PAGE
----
This level of spam is mainly addressed (outer envelope) to  my main rw@firstpr.com.au address and others at firstpr.com.au, such as root, postmaster and some others I alias to rw.  Spam addressed to my other domains should generally caught by separate mail filters, since I don't have any active email address in those domains.  For instance, I get about 40 a day for some address at astroneu.com.  However, I need to look more closely at how I handle, with Postfix's aliases file, messages addressed to (in the headers or in the SMTP delivery "envelope") to addresses other than my main email address.

I deliberately excluded some spams from SA-Spam - those which closely resemble legitimate emails.  For instance I got a bunch of phishing spams which look very much like emails from Google Adwords.  But does Google Adwords send me emails?  Yes - they sometimes do.  I also tried to get rid of backscatter bounce emails, notification of messages not delivered etc.  Maybe I should think of them as spam too.  The trouble is, if Spamassassin did catch them, then I wouldn't get bounces for messages I actually sent.  I manually deleted the non-spam messages by scrutinizing them when sorted according to subject and then by sender. Finally I searched for my first name in the bodies of the messages. Messages which look like they are from eBay and PayPal are a problem too, since I do get legitimate emails from these companies.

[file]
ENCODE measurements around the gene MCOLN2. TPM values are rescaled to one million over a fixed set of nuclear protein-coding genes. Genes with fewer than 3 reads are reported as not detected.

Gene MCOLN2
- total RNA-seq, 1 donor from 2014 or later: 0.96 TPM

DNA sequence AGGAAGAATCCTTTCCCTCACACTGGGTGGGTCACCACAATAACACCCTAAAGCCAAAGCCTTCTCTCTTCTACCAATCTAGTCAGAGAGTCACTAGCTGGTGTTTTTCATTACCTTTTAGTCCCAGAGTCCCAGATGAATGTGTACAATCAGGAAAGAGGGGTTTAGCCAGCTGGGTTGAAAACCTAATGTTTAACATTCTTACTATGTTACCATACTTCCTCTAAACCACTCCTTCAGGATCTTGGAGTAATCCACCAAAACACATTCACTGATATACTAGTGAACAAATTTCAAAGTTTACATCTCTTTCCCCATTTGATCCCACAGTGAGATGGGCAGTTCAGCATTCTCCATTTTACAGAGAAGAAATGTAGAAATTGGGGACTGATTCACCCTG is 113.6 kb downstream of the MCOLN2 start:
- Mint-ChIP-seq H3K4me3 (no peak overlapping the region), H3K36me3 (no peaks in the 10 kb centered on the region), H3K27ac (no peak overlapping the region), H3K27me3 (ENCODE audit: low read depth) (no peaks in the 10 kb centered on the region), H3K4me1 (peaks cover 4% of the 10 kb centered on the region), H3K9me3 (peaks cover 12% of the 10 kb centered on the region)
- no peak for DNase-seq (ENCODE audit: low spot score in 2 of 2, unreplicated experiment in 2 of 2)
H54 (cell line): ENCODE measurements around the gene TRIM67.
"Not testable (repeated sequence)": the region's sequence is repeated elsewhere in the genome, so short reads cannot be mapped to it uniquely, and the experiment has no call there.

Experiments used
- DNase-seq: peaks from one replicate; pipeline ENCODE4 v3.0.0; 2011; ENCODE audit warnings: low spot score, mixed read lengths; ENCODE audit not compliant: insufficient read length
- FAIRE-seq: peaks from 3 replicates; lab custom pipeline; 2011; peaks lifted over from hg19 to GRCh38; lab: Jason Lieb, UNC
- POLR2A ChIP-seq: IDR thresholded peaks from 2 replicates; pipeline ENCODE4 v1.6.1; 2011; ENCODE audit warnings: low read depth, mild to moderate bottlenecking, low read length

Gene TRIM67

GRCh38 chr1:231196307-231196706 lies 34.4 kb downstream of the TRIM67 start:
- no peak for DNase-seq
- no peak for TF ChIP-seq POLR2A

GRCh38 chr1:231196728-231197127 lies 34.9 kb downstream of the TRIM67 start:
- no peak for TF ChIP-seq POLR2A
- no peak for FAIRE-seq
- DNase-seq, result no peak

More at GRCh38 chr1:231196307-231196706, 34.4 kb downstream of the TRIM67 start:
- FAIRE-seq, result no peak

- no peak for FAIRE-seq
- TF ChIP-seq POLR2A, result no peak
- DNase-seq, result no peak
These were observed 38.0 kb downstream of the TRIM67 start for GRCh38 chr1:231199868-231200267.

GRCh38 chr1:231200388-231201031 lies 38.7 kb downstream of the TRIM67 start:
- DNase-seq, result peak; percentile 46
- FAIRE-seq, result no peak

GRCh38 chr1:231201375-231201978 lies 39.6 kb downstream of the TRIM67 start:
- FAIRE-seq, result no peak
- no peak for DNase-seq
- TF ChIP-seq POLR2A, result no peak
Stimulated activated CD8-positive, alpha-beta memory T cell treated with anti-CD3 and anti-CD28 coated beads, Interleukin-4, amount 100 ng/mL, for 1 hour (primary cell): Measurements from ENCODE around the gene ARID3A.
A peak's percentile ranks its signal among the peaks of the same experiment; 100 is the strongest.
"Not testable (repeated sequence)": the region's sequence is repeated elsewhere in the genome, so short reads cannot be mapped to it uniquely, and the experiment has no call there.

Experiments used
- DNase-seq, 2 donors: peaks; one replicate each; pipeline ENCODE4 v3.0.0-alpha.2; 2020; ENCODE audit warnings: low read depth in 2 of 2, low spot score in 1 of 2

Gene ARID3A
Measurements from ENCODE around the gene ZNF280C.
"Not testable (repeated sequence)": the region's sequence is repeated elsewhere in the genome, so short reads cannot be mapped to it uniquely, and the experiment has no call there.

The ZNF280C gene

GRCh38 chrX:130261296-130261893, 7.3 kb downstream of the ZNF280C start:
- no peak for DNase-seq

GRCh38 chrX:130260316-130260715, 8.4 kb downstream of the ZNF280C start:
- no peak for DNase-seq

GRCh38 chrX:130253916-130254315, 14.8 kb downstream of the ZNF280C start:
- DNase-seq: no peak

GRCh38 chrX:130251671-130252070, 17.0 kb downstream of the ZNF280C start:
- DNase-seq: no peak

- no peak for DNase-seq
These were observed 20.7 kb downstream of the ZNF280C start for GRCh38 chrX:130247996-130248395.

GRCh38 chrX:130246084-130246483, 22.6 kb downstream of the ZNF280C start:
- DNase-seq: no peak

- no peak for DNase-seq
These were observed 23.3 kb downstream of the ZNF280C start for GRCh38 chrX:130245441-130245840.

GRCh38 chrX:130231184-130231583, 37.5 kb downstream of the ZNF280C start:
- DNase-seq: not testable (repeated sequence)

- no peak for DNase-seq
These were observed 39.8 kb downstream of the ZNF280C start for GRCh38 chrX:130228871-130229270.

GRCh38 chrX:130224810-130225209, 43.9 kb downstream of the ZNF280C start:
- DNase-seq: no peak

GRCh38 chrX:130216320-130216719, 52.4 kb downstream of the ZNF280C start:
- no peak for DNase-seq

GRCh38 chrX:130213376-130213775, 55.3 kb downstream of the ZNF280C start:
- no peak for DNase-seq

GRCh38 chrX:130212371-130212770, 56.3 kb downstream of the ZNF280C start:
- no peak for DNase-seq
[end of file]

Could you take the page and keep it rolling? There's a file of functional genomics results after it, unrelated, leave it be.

For SA-OK, I used recent good messages from the Inbox, carefully checked in a similar way, without undeliverable messages.  This was 1675 messages, from the last 7 months - 51MBytes.  A few are from lists, announcement systems etc. which I don't handle with the filtering system.  Some are eBay emails, reminders that a domain is to expire, emails from ticket purchasing systems etc.  I removed backscatter emails from this.  So I get about 7.9 messages a day which I consider proper emails (not counting a few hundred a day on mailing lists) and about 1000 a day which are spam.

I copied the contents of these mailboxes with Midnight Commander via the NFS link from the new machine nair to the old one gair (where I had sorted them).  I had to copy them first from their home in /home/rw/Maildir to another directory outside /home, because the NFS system doesn't get past /home.   I could have copied them via the Windows Thunderbird, which has both the rw at gair account and the rw at nair accounts open at the same time.  The NFS copying is faster, but then I have to set all of them to rw's user and group in the new machine.  In the old machine, the mailboxes have been seen by Thunderbird, so the messages are all in /cur.  In the newly created mailboxes in the new machine (made with Thunderbird) I copy the messages into the /new directory, so when I open them with Thunderbird, it will see them as new messages.

Now, from the rw account in the new machine, as user rw, I use this script to teach Spamassassin what's what: